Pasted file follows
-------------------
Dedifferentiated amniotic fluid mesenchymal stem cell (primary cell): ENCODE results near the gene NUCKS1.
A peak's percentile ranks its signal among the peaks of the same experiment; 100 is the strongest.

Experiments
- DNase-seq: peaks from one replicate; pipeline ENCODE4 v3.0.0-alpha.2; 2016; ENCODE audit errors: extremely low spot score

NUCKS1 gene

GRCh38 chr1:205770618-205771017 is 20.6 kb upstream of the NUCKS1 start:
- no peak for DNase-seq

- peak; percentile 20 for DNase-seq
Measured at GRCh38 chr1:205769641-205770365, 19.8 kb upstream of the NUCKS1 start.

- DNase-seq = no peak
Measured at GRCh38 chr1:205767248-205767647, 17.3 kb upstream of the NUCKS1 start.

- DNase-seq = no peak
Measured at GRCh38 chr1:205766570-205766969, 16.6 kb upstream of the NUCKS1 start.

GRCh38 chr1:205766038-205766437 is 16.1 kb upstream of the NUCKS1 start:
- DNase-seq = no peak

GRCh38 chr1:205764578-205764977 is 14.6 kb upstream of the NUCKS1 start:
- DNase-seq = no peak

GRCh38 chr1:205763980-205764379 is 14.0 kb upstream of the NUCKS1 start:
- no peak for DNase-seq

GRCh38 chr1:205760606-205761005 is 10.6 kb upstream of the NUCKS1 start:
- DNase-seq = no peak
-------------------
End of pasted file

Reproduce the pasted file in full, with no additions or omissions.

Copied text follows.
Dedifferentiated amniotic fluid mesenchymal stem cell (primary cell): ENCODE results near the gene NUCKS1.
A peak's percentile ranks its signal among the peaks of the same experiment; 100 is the strongest.

Experiments
- DNase-seq: peaks from one replicate; pipeline ENCODE4 v3.0.0-alpha.2; 2016; ENCODE audit errors: extremely low spot score

NUCKS1 gene

GRCh38 chr1:205770618-205771017 is 20.6 kb upstream of the NUCKS1 start:
- no peak for DNase-seq

- peak; percentile 20 for DNase-seq
Measured at GRCh38 chr1:205769641-205770365, 19.8 kb upstream of the NUCKS1 start.

- DNase-seq = no peak
Measured at GRCh38 chr1:205767248-205767647, 17.3 kb upstream of the NUCKS1 start.

- DNase-seq = no peak
Measured at GRCh38 chr1:205766570-205766969, 16.6 kb upstream of the NUCKS1 start.

GRCh38 chr1:205766038-205766437 is 16.1 kb upstream of the NUCKS1 start:
- DNase-seq = no peak

GRCh38 chr1:205764578-205764977 is 14.6 kb upstream of the NUCKS1 start:
- DNase-seq = no peak

GRCh38 chr1:205763980-205764379 is 14.0 kb upstream of the NUCKS1 start:
- no peak for DNase-seq

GRCh38 chr1:205760606-205761005 is 10.6 kb upstream of the NUCKS1 start:
- DNase-seq = no peak